Chapter 9 Sodium and Water Balance, Fluid Compartments
(From Levy MN, Koeppen BM, Stanton BA: Berne & Levy Principles of Physiology, 4th ed. Philadelphia, Mosby, 2007, Fig. 38-1.)
Clinical note: In conditions associated with decreased arterial oncotic pressure (e.g., hypoalbuminemia in liver disease and nephrotic syndrome), fluid can shift from the intravascular space to the interstitium (so-called third spacing), resulting in edema, and often transcellular compartments such as the peritoneal cavity, resulting in ascites. If third spacing results in significant accumulation of fluid in compartments such as the peritoneal cavity or pleural space, the transcellular fluid volume becomes pathologically increased and the effective circulatory volume may become pathologically reduced, resulting in tissue hypoperfusion and prerenal azotemia.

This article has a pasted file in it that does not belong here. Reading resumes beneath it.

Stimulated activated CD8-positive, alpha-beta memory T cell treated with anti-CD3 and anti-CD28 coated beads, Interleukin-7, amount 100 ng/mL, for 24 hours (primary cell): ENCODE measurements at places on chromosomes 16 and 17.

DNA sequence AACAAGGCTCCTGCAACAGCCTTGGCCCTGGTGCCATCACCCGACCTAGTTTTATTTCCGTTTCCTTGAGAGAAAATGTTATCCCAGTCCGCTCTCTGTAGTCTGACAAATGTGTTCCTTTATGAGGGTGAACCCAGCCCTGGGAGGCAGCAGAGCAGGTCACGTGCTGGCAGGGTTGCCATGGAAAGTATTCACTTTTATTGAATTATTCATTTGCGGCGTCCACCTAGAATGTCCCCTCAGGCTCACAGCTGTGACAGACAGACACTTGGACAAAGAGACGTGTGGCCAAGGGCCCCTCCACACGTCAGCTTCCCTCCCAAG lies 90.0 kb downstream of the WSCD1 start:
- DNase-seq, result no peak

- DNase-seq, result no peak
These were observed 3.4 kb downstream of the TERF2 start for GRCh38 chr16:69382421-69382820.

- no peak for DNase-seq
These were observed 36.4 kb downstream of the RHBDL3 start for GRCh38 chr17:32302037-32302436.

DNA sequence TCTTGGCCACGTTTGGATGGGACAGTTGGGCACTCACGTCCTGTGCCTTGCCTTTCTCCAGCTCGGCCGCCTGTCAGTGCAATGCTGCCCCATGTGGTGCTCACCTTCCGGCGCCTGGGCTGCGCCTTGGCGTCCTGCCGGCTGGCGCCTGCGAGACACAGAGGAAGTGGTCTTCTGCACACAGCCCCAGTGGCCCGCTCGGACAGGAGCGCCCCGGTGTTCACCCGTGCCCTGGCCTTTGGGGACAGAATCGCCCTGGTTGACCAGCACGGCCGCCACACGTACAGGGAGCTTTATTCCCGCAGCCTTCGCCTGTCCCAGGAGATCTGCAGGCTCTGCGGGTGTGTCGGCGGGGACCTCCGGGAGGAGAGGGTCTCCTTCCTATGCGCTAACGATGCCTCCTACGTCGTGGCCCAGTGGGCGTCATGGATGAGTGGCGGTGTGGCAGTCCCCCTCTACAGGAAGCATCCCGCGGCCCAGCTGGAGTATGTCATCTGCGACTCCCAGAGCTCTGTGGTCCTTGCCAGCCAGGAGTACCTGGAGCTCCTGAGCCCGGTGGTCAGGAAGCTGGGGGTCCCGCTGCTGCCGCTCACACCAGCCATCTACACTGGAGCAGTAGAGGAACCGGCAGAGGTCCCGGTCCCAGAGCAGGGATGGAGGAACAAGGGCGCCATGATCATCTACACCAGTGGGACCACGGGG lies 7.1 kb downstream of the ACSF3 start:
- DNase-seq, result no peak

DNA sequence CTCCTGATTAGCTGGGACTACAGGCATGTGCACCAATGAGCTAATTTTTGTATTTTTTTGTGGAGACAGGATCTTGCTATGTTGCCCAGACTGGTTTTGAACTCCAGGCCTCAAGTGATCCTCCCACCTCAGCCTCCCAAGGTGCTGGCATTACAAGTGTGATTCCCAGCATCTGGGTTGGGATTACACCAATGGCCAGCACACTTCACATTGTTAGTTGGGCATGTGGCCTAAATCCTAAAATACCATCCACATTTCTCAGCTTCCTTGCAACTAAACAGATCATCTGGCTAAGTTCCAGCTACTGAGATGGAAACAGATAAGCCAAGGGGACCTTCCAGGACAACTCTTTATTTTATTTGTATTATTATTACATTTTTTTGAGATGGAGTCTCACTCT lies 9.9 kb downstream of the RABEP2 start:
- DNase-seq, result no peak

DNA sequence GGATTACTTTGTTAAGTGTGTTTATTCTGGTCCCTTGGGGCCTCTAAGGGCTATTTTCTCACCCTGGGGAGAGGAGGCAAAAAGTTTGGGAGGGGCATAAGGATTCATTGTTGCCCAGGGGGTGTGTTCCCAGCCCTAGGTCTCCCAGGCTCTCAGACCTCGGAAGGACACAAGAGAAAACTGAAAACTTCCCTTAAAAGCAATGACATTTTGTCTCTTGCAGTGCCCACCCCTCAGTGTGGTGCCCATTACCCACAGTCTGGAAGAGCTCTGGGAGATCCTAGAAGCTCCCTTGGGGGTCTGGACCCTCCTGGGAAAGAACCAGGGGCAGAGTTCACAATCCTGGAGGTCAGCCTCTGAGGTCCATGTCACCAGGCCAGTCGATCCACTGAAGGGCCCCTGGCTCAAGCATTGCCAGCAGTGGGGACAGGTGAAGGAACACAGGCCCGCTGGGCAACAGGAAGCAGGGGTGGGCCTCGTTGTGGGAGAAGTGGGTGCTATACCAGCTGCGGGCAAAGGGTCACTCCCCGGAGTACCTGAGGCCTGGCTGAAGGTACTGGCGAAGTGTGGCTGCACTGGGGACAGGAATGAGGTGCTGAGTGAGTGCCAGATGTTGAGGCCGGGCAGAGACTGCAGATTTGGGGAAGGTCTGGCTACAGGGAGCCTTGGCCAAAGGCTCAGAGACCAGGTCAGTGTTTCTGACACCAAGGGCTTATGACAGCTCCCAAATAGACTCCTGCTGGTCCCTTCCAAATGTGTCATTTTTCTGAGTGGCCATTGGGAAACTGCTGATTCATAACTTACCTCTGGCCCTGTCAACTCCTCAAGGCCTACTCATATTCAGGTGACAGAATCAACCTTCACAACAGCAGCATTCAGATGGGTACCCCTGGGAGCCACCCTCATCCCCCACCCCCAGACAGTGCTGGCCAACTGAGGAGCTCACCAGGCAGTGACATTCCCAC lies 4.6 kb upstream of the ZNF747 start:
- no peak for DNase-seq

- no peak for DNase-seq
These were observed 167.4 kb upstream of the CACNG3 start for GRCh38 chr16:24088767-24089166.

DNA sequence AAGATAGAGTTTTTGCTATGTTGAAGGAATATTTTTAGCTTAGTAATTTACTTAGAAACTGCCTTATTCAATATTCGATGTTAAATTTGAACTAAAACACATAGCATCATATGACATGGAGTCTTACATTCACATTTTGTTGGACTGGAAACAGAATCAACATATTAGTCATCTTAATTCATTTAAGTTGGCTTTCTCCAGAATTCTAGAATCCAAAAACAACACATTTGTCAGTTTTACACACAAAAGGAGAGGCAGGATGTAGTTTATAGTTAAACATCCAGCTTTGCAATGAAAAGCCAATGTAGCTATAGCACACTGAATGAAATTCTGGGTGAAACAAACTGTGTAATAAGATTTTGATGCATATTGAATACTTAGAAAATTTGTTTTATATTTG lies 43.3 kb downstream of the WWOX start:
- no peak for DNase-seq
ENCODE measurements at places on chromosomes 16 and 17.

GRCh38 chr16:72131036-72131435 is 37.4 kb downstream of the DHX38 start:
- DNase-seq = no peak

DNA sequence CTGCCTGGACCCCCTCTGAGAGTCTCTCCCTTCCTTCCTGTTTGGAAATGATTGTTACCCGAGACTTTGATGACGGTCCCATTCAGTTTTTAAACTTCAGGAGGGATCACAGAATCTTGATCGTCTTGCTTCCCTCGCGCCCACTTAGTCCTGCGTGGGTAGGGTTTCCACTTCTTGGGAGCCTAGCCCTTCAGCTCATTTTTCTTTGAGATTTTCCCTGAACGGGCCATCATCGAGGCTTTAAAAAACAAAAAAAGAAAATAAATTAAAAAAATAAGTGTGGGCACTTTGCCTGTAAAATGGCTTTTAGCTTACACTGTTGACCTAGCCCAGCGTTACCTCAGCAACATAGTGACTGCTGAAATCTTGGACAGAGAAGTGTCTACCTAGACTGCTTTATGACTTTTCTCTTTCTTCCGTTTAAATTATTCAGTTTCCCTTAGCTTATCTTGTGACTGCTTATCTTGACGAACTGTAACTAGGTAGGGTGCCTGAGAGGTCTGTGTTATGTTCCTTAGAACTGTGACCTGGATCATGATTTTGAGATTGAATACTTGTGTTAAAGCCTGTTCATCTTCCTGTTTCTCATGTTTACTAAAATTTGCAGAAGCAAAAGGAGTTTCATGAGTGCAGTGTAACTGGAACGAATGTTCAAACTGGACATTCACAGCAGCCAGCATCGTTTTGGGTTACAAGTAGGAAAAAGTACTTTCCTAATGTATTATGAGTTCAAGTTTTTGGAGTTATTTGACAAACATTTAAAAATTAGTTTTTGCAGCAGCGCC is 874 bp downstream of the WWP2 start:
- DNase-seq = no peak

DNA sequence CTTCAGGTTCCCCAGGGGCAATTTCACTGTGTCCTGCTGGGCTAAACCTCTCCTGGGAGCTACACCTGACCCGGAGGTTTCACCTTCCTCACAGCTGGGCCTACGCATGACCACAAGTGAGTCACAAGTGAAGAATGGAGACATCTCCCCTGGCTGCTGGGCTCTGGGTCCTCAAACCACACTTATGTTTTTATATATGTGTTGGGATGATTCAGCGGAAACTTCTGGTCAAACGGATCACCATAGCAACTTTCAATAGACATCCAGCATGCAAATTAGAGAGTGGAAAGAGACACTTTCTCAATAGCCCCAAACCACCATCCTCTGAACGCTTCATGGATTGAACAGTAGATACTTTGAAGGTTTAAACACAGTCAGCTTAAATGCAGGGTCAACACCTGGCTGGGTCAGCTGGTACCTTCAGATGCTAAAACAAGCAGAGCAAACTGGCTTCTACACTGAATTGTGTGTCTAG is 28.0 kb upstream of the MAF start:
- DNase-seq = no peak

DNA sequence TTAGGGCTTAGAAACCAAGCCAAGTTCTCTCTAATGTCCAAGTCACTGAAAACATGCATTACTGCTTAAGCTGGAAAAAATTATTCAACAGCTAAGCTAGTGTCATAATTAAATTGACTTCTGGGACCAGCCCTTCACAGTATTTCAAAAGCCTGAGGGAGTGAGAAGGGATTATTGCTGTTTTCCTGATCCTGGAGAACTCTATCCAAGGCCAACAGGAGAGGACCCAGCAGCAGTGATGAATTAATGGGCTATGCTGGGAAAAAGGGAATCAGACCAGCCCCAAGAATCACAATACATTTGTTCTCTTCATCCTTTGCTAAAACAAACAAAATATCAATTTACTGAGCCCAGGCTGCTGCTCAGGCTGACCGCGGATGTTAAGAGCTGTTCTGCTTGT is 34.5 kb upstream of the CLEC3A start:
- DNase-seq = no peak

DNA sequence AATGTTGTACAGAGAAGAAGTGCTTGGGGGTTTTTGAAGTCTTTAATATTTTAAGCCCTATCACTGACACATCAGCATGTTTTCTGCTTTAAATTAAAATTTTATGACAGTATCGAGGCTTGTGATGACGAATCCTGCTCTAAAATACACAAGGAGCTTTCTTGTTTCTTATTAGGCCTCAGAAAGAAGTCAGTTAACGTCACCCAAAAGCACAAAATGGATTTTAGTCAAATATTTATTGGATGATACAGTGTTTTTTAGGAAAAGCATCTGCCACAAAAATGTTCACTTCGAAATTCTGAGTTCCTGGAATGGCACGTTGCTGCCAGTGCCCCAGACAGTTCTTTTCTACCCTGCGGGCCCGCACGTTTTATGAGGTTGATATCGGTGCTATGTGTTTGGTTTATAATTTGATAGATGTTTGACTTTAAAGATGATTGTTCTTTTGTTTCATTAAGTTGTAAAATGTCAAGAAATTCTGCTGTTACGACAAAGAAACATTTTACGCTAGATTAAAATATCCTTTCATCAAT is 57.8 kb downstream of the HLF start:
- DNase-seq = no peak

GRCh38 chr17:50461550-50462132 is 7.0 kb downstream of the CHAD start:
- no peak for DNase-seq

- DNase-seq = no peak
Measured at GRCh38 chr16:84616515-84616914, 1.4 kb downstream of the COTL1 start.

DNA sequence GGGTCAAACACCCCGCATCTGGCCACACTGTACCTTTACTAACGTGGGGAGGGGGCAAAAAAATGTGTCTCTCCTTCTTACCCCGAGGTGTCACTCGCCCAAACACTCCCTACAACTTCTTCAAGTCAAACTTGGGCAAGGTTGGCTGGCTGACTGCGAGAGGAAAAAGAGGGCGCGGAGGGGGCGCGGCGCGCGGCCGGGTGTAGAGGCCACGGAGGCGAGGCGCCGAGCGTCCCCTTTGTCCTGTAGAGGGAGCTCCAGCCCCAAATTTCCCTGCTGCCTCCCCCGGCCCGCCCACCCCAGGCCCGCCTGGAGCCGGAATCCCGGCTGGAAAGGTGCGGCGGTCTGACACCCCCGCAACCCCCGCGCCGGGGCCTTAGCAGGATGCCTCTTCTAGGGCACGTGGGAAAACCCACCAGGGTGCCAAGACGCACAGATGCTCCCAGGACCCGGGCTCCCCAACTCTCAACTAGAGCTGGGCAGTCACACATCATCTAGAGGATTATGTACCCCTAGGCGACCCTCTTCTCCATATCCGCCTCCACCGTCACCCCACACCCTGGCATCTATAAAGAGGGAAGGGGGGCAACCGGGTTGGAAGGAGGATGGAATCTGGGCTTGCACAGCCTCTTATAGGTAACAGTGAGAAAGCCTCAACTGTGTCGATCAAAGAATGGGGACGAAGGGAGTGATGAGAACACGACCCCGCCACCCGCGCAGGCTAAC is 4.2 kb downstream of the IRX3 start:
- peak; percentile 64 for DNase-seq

Clinical note: In conditions associated with increased vascular permeability (e.g., infections, inflammatory states), proteins leave the intravascular space and enter the interstitium. If the lymphatics are unable to keep up with this transudation of fluid, interstitial edema results. In the lungs, this process can result in acute respiratory distress syndrome (ARDS).